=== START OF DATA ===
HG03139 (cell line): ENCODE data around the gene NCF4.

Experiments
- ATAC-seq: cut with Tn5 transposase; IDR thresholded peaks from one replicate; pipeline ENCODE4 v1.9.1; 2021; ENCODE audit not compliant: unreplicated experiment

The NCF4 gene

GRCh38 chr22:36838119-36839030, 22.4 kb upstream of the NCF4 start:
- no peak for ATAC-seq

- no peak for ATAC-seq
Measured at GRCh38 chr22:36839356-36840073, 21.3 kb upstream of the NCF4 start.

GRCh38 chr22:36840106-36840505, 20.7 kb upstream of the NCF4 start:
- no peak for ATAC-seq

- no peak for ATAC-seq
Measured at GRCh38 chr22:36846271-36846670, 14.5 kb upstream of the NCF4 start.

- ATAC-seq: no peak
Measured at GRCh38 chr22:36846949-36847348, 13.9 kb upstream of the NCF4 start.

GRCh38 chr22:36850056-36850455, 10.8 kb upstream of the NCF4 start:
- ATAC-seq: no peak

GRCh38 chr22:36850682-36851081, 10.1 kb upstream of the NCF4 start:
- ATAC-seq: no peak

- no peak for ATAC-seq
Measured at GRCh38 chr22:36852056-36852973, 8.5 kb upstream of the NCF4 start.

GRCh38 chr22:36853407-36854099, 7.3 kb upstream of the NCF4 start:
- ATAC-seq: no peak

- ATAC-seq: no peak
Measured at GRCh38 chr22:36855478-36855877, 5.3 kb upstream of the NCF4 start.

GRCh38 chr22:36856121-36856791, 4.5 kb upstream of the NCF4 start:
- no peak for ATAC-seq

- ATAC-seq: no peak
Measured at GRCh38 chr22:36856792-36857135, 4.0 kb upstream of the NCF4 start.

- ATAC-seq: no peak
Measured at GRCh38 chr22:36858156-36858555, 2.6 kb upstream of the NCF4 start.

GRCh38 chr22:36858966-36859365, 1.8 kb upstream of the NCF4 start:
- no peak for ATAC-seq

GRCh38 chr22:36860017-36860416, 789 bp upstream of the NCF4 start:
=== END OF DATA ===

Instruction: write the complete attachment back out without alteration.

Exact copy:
HG03139 (cell line): ENCODE data around the gene NCF4.

Experiments
- ATAC-seq: cut with Tn5 transposase; IDR thresholded peaks from one replicate; pipeline ENCODE4 v1.9.1; 2021; ENCODE audit not compliant: unreplicated experiment

The NCF4 gene

GRCh38 chr22:36838119-36839030, 22.4 kb upstream of the NCF4 start:
- no peak for ATAC-seq

- no peak for ATAC-seq
Measured at GRCh38 chr22:36839356-36840073, 21.3 kb upstream of the NCF4 start.

GRCh38 chr22:36840106-36840505, 20.7 kb upstream of the NCF4 start:
- no peak for ATAC-seq

- no peak for ATAC-seq
Measured at GRCh38 chr22:36846271-36846670, 14.5 kb upstream of the NCF4 start.

- ATAC-seq: no peak
Measured at GRCh38 chr22:36846949-36847348, 13.9 kb upstream of the NCF4 start.

GRCh38 chr22:36850056-36850455, 10.8 kb upstream of the NCF4 start:
- ATAC-seq: no peak

GRCh38 chr22:36850682-36851081, 10.1 kb upstream of the NCF4 start:
- ATAC-seq: no peak

- no peak for ATAC-seq
Measured at GRCh38 chr22:36852056-36852973, 8.5 kb upstream of the NCF4 start.

GRCh38 chr22:36853407-36854099, 7.3 kb upstream of the NCF4 start:
- ATAC-seq: no peak

- ATAC-seq: no peak
Measured at GRCh38 chr22:36855478-36855877, 5.3 kb upstream of the NCF4 start.

GRCh38 chr22:36856121-36856791, 4.5 kb upstream of the NCF4 start:
- no peak for ATAC-seq

- ATAC-seq: no peak
Measured at GRCh38 chr22:36856792-36857135, 4.0 kb upstream of the NCF4 start.

- ATAC-seq: no peak
Measured at GRCh38 chr22:36858156-36858555, 2.6 kb upstream of the NCF4 start.

GRCh38 chr22:36858966-36859365, 1.8 kb upstream of the NCF4 start:
- no peak for ATAC-seq

GRCh38 chr22:36860017-36860416, 789 bp upstream of the NCF4 start: